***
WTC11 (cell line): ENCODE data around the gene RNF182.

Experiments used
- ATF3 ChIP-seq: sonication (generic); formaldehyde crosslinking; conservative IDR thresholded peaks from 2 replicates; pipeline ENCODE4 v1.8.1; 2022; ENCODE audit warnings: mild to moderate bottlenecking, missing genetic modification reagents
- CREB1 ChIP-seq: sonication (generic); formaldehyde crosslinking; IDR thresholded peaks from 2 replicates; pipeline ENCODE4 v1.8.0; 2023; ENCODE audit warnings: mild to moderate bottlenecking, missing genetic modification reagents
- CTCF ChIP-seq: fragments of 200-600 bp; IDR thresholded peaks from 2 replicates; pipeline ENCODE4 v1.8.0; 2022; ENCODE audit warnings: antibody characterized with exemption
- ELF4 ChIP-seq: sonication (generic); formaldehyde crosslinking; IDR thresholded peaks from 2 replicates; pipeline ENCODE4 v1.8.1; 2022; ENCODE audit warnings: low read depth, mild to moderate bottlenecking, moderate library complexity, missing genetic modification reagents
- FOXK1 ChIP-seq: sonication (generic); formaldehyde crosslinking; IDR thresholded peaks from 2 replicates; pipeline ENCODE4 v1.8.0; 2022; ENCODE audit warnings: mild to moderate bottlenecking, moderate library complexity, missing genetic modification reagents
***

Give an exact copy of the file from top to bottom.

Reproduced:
WTC11 (cell line): ENCODE data around the gene RNF182.

Experiments used
- ATF3 ChIP-seq: sonication (generic); formaldehyde crosslinking; conservative IDR thresholded peaks from 2 replicates; pipeline ENCODE4 v1.8.1; 2022; ENCODE audit warnings: mild to moderate bottlenecking, missing genetic modification reagents
- CREB1 ChIP-seq: sonication (generic); formaldehyde crosslinking; IDR thresholded peaks from 2 replicates; pipeline ENCODE4 v1.8.0; 2023; ENCODE audit warnings: mild to moderate bottlenecking, missing genetic modification reagents
- CTCF ChIP-seq: fragments of 200-600 bp; IDR thresholded peaks from 2 replicates; pipeline ENCODE4 v1.8.0; 2022; ENCODE audit warnings: antibody characterized with exemption
- ELF4 ChIP-seq: sonication (generic); formaldehyde crosslinking; IDR thresholded peaks from 2 replicates; pipeline ENCODE4 v1.8.1; 2022; ENCODE audit warnings: low read depth, mild to moderate bottlenecking, moderate library complexity, missing genetic modification reagents
- FOXK1 ChIP-seq: sonication (generic); formaldehyde crosslinking; IDR thresholded peaks from 2 replicates; pipeline ENCODE4 v1.8.0; 2022; ENCODE audit warnings: mild to moderate bottlenecking, moderate library complexity, missing genetic modification reagents